Nigeria govt considers 9% communication service tax

The Nigerian government is planning to introduce a 9% communication service tax to be paid by consumers of voice, data, SMS, MMS and pay TV services. The move is reportedly due to efforts by authorities to make up for the shortfall of the falling price of crude oil globally.

According to the Communication Service Tax Bill 2015, currently before the National Assembly, a communication service tax will be imposed, charged and collected - and will be levied on service fees payable by users of electronic communication services.

Service users will required to pay 9% of the service charge for the use of communication service charged by service providers.

Economist Kehinde Adeolu told ITWeb Africa that with the new bill, the government is actively pursuing new ways of generating revenues. "Nigeria majorly relies on crude oil for its revenue and over the past couple of months, the country has been made to see the reason why it can no longer entirely rely on oil. Since Nigeria is a very big telecoms market, the government would generate lots of funds from the tax if it is properly enforced and monitored," he said.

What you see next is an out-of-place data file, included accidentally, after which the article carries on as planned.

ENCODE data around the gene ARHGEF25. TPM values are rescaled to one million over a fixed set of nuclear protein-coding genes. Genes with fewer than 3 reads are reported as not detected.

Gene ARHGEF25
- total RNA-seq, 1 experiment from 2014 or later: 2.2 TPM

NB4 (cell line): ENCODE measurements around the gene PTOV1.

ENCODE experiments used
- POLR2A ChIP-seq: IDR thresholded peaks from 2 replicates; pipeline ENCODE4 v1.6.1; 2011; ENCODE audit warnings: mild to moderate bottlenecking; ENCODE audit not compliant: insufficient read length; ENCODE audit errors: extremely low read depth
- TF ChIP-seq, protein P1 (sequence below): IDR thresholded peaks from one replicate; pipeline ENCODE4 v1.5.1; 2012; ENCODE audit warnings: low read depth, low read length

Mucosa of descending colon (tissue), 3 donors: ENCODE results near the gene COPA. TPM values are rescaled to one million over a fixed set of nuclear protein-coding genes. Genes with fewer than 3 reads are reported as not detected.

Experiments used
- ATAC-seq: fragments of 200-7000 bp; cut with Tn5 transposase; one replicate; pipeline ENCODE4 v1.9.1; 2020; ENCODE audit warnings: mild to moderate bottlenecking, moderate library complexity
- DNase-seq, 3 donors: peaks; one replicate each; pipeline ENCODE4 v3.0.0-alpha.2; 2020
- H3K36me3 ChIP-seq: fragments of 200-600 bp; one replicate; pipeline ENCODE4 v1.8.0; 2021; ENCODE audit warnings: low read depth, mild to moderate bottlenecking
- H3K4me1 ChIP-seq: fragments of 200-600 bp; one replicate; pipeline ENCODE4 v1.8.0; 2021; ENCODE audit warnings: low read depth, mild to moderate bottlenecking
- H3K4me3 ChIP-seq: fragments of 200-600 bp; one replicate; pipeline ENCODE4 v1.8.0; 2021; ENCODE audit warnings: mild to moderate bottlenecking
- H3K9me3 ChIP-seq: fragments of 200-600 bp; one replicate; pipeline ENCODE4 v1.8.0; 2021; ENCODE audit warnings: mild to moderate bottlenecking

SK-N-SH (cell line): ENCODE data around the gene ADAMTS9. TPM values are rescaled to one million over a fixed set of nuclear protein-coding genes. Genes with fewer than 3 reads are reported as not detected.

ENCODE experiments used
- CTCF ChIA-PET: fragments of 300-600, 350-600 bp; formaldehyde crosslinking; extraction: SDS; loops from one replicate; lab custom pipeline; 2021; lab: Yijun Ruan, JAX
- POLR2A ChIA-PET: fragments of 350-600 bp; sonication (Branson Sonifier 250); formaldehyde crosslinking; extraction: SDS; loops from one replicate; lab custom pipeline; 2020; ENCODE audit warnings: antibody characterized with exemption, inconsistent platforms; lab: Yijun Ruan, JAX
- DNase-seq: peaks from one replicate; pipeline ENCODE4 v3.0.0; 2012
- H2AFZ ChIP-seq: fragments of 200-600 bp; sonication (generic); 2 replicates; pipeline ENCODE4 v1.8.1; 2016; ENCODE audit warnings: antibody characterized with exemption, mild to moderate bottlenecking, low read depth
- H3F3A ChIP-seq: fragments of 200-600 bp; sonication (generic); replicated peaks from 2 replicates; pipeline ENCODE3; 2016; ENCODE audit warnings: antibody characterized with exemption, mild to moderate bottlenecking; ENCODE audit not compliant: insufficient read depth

Commenting on the proposed law, PricewaterhouseCoopers Nigeria (PwC) said if passed into law, service providers will be mandated to file monthly tax returns with Nigeria's federal revenue service FIRS, and there are strict penalties for non-compliance.

Federal Inland Revenue Service (FIRS) will collect the tax and its payment together with any interest and penalty into the Federation Account, while the Federal Government will be responsible for the administration and management of the funds.

"All service providers are to file tax returns and pay the tax due not later than the last working day of the month immediately after the month to which the payment relates. Failure to comply with this provision will attract stiff financial penalties on erring entities," the Bill stated.